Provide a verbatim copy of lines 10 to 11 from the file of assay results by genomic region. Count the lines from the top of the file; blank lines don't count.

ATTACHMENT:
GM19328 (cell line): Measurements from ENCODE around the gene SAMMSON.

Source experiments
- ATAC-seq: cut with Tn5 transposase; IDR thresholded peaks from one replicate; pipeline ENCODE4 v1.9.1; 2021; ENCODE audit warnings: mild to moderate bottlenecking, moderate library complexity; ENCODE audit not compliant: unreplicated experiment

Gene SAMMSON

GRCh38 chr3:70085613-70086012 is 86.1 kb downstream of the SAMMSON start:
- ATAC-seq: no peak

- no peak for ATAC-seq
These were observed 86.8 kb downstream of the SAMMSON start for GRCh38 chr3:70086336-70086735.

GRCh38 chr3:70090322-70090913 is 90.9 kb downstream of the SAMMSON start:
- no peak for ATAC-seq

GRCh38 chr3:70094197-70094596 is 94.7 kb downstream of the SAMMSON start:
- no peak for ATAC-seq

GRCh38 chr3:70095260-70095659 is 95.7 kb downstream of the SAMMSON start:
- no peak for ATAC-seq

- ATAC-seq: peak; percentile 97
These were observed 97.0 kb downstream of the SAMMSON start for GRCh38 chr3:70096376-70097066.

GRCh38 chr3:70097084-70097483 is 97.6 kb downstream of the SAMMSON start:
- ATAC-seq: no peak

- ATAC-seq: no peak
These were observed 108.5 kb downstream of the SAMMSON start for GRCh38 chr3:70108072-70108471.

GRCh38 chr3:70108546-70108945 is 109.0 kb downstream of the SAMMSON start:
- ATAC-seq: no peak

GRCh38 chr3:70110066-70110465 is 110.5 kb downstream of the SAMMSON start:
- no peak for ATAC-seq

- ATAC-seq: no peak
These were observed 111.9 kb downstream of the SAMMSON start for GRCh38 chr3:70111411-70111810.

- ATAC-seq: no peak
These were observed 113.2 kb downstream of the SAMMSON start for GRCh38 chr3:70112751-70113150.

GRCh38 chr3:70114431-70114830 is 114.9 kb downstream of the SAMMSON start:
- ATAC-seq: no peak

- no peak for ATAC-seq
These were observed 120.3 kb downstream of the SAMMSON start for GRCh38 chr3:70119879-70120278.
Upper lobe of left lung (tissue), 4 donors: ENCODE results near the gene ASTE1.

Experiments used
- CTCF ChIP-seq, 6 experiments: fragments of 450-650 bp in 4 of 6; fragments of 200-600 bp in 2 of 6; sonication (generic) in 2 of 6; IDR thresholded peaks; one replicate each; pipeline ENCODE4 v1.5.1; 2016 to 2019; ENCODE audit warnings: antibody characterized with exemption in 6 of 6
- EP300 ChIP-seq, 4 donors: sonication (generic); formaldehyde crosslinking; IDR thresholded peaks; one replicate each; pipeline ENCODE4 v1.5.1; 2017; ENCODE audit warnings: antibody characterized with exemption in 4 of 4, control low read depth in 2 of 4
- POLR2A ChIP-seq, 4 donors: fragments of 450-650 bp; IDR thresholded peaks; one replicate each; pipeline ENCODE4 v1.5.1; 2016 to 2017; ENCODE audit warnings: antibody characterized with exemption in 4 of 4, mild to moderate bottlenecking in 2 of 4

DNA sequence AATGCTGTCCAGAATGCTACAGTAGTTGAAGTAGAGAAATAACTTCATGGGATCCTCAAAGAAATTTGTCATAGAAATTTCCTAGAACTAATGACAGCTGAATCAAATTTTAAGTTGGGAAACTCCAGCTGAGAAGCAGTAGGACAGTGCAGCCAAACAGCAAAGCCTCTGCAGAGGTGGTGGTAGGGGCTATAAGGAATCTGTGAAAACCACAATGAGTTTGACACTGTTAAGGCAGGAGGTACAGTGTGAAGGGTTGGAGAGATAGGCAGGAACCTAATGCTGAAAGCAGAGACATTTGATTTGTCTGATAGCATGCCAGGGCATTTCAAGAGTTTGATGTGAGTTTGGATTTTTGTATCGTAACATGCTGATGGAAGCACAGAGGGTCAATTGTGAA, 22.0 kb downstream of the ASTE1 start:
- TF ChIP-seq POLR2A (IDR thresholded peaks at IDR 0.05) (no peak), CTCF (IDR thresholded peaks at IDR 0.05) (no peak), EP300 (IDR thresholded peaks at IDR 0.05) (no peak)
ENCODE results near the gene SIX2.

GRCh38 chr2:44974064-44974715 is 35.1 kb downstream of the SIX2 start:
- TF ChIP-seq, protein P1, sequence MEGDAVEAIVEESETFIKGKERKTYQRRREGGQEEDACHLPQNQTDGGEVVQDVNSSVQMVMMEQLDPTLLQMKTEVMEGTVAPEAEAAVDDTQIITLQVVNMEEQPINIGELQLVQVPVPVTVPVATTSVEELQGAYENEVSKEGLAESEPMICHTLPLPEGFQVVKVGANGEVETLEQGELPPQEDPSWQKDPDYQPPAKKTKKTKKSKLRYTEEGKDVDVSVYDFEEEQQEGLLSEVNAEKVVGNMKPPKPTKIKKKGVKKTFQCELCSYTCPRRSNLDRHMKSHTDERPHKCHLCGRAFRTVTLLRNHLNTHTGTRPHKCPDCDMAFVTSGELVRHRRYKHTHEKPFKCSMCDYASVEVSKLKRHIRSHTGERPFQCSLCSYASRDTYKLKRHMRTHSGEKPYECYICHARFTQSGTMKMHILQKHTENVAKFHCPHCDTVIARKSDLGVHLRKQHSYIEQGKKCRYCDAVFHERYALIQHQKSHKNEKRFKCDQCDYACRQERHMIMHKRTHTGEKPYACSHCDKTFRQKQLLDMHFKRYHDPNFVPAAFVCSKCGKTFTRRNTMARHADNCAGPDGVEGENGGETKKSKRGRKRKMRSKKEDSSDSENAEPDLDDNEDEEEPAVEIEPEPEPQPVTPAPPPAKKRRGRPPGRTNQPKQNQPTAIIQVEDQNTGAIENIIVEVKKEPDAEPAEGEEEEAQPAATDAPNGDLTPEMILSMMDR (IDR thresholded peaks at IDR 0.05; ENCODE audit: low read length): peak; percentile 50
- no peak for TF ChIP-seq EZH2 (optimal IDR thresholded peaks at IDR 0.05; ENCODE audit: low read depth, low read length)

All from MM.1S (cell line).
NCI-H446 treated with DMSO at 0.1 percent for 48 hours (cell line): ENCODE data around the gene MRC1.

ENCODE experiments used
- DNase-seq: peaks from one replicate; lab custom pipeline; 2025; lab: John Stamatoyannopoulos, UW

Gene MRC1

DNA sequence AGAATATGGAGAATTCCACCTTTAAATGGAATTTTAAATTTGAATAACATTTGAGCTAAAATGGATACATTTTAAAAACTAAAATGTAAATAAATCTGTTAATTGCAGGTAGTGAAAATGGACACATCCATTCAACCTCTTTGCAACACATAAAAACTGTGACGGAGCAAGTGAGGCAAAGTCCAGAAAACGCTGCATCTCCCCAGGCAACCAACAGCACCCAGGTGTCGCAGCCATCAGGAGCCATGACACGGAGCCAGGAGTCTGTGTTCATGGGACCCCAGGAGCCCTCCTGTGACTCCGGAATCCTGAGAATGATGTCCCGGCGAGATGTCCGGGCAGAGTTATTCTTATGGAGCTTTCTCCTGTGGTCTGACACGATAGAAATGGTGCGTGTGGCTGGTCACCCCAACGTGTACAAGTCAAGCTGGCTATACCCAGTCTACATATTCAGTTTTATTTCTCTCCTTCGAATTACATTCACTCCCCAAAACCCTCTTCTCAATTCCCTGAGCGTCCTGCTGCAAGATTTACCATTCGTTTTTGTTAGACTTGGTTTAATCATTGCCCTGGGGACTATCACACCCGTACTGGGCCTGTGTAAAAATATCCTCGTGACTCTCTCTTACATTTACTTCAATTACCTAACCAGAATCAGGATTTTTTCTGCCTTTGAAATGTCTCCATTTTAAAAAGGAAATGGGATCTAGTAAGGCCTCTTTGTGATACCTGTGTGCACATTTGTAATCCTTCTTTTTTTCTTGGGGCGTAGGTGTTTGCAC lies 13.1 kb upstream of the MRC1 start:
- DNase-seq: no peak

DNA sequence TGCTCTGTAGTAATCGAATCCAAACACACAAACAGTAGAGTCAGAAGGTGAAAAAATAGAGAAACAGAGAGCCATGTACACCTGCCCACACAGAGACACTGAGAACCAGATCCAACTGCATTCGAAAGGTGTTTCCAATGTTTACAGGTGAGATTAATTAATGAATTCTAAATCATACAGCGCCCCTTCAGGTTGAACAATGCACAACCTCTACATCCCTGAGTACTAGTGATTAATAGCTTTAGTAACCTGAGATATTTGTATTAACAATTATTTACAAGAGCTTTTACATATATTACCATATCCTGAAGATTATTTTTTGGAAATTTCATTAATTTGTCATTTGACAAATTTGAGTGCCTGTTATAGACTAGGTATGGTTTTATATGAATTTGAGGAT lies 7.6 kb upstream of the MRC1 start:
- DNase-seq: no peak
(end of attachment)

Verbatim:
- no peak for ATAC-seq

GRCh38 chr3:70094197-70094596 is 94.7 kb downstream of the SAMMSON start: